Second, in Daimler, the Court expressly rejected the agency theory that GoldenTree advanced in its response. In the district court and the Ninth Circuit, the plaintiffs in Daimler had maintained that because the services provided by Daimler's indirect subsidiary U.S. distributor were substantial and important to Daimler, it was acting as Daimler's agent and its contacts with the forum state (California) were therefore imputable to Daimler. This is the same argument GoldenTree originally advanced in this case, see Dkt. 39 at 14 (" This Court has jurisdiction over S not because it ' has subsidiaries' in Illinois . . . , but because those Illinois subsidiaries are essential components of S's business." ), and GoldenTree cited the Ninth Circuit's opinion endorsing that view as precedent for its argument, see Dkt. 39 at 11. In reversing the Ninth Circuit, however, the Supreme Court rejected the notion that the " importance" of a subsidiary's activities to a parent corporation is the measure of when that subsidiary should be deemed to be the agent of the parent corporation for jurisdictional purposes, observing that this formulation " will always yield a pro-jurisdiction answer: Anything a corporation does through an independent contractor, subsidiary, or distributor is presumably something that the corporation would do by other means if the independent contractor, subsidiary, or distributor did not exist." Daimler, 134 S.Ct. at 759 (citation and internal quotation marks omitted). All subsidiaries are " important" to their parent corporations, but that fact says nothing about whether the parent is " at home" in a state where the subsidiary operates.

Having relied on the Ninth Circuit's opinion in its original brief, GoldenTree now maintains (without acknowledging its own implicit indictment of its prior reliance on the case) that " it is not surprising that the Supreme Court reversed the Ninth Circuit's decision" because its view of general jurisdiction was overly expansive. Dkt. 58 at 2. GoldenTree now seeks to

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distinguish its brand of " agency" jurisdiction from the " peculiar" brand the Court rejected in Daimler by arguing that the contacts that the Illinois subsidiaries have with Illinois make them " at home" in Illinois. GoldenTree states that both subsidiaries have their principal places of business here, S USA is incorporated here, and both are " essential components of S's operations." Id. at 2-3. " Finkl and S USA," GoldenTree therefore maintains, " have the precise 'continuous and systematic' contacts in Illinois that -- unlike MBUSA [Daimler's U.S. distributor] in California -- render them 'at home' in Illinois. Contrary to California in Daimler, Illinois is a 'paradigm all-purpose forum' for Finkl and S USA." Dkt. 58 at 2 (quoting Daimler, 134 S.Ct. at 760).

But the question is not whether Illinois is an " all-purpose forum" for the Illinois subsidiaries ; it is whether the state can exercise jurisdiction over suits against S AG, the foreign parent corporation, or S Luxemboug, a foreign corporation that has no subsidiaries, arising from events that have no connection to Illinois. In focusing on the forum contacts of the Illinois subsidiaries, GoldenTree misses the entire point of the Court's decision in Daimler : general jurisdiction over the parent corporation must be predicated on an analysis of whether the parent corporation's affiliations with the forum state as so systematic and continuous as to make the parent --not the subsidiaries--at home in the forum state. Indeed, in Daimler, the Court assumed that MBUSA was " at home" in California and also assumed that all of MBUSA's contacts with California were imputable to Daimler ( i.e., that MBUSA was Daimler's agent in California), yet it concluded that Daimler's contacts with the state were nevertheless " slim" and far from sufficient to make Daimler " at home" in California. 134 S.Ct. at 760.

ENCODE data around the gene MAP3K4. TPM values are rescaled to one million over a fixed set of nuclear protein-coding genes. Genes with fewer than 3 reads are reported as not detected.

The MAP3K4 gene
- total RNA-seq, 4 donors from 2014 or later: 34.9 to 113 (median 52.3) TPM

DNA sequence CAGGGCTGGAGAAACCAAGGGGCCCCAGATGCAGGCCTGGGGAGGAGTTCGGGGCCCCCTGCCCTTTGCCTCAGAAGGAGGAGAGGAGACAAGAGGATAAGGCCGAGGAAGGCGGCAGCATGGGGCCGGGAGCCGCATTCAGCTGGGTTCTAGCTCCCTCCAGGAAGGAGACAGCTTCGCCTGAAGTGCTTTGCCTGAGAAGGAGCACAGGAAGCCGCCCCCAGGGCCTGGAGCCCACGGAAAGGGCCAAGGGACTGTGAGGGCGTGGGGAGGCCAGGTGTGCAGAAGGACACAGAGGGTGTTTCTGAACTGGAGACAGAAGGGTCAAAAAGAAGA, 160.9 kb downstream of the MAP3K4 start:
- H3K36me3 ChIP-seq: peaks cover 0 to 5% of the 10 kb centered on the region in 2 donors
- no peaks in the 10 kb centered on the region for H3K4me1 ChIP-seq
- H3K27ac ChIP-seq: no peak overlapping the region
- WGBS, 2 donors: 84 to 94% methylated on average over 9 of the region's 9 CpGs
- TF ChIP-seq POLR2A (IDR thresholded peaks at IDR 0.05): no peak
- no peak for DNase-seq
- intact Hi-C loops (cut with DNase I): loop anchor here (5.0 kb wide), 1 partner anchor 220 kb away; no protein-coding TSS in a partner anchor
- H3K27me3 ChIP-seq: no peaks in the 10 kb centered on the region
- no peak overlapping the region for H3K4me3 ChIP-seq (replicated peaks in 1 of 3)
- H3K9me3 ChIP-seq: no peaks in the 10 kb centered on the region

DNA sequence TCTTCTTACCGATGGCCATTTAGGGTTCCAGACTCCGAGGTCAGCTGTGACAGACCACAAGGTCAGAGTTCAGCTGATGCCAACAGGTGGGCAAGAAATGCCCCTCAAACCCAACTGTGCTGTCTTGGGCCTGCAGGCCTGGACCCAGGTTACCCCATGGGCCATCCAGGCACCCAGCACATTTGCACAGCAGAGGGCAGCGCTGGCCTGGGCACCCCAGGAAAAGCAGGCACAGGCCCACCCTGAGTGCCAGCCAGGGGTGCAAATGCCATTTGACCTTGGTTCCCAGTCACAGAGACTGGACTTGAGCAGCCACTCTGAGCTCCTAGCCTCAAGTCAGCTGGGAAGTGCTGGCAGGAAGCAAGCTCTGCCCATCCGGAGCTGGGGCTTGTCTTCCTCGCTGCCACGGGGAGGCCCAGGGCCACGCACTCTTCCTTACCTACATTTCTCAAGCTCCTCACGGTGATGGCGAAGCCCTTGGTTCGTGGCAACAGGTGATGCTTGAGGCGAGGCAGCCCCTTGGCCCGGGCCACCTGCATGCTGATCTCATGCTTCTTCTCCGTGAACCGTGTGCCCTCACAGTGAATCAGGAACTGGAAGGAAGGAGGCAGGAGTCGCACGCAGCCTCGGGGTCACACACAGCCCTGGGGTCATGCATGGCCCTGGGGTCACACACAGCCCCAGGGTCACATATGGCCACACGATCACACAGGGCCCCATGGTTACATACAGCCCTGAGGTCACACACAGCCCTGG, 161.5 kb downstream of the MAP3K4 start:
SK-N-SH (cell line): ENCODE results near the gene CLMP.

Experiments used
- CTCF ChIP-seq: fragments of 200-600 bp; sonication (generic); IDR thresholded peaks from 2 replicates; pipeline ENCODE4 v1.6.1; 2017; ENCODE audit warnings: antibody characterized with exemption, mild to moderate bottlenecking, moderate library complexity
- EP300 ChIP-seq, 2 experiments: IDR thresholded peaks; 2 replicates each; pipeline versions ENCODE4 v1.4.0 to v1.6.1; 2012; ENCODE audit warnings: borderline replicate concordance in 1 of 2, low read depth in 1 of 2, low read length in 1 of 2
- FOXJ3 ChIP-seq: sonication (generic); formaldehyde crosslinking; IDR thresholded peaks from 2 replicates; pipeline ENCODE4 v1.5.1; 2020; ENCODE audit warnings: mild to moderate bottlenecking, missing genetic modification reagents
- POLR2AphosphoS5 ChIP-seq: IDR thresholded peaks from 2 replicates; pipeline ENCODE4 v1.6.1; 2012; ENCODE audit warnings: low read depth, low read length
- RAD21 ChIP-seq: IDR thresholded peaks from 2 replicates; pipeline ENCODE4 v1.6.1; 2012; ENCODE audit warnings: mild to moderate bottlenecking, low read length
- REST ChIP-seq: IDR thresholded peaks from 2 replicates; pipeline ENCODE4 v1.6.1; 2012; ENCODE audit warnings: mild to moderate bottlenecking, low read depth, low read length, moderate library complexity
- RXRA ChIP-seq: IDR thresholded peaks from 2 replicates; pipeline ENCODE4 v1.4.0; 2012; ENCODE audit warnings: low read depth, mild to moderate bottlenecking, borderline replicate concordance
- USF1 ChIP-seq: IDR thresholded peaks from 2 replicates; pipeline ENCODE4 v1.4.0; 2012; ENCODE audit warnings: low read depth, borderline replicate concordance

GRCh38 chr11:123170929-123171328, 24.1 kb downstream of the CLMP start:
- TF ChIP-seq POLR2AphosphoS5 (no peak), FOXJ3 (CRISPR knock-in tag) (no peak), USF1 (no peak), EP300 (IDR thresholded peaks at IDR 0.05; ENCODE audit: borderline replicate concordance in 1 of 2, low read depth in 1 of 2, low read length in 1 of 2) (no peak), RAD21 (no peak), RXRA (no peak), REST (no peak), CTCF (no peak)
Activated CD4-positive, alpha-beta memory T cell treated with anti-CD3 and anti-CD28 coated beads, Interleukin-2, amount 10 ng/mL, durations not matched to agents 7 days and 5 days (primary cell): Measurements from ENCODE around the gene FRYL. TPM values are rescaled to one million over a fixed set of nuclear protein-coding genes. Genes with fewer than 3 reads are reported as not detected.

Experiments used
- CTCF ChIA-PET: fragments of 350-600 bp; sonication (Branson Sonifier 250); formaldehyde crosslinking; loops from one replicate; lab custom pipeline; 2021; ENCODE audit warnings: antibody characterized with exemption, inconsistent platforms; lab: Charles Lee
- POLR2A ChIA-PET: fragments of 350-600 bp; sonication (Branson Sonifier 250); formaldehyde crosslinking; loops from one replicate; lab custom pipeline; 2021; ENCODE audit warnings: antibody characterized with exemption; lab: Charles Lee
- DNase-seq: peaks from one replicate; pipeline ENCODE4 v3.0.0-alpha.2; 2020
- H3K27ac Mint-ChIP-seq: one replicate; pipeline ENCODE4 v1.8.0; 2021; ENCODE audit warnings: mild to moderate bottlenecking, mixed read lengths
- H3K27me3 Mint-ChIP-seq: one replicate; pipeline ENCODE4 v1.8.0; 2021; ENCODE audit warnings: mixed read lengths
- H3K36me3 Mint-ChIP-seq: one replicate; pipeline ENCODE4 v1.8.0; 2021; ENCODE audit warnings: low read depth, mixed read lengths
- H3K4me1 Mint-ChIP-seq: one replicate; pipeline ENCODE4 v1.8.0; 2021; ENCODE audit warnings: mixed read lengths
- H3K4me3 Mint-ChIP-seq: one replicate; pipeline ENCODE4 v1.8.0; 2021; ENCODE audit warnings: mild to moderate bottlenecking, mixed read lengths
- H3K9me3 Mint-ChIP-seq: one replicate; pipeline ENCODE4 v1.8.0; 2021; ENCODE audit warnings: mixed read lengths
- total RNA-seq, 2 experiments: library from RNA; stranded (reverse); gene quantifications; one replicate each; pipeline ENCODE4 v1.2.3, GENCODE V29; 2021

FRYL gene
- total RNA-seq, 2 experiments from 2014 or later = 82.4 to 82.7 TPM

It is true enough, as GoldenTree argues, that Daimler does not categorically reject all possibility that general jurisdiction could be founded on an agency relationship, but leaving that door open a crack did not provide an opening sufficient for GoldenTree to enter. While acknowledging that agencies " come in many sizes and shapes," the Court firmly rejected the " sprawling" test of agency that GoldenTree (like the plaintiffs in Daimler ) advances, namely whether the subsidiary performs activities that a parent corporation would otherwise perform itself. Id. at 759-60. Whether based on a subsidiary's activities or its own, to provide a court in the forum state with general personal jurisdiction over a foreign corporation, the corporation's affiliation with the forum state must be " comparable to a domestic enterprise in that State." Id. at 758 n.11. And the Court made clear that this means that in all but the " exceptional" case, general jurisdiction over a corporation is limited to its place of incorporation or principal place of business. Id. at 761 n.19. And what was the example of an " exceptional" case provided by the Court∉ Perkins v. Benguet Consol. Mining Co., 342 U.S. 437, 72 S.Ct. 413, 96 L.Ed. 485, 63 Ohio Law Abs. 146 (1952), where a world war forced a company to temporarily relocate its principal place of business to the United States due to enemy activity abroad.[5]

There is no similarly compelling case to be made for the exercise of general

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jurisdiction in this case.[6] The S defendants are not registered or licensed to do business in Illinois and do not themselves conduct business in Illinois; they do not maintain any offices, employees, or even a phone listing in Illinois. They have no bank accounts or other assets or direct investments in Illinois. They do not advertise in Illinois, they have not entered into or performed any contracts in or relating to Illinois, and they do not lease or own property in Illinois. They have never been required to pay Illinois income taxes or franchise fees or any other state taxes. They have never commenced any suit in any court in Illinois and have no agent authorized to receive service of process in this state.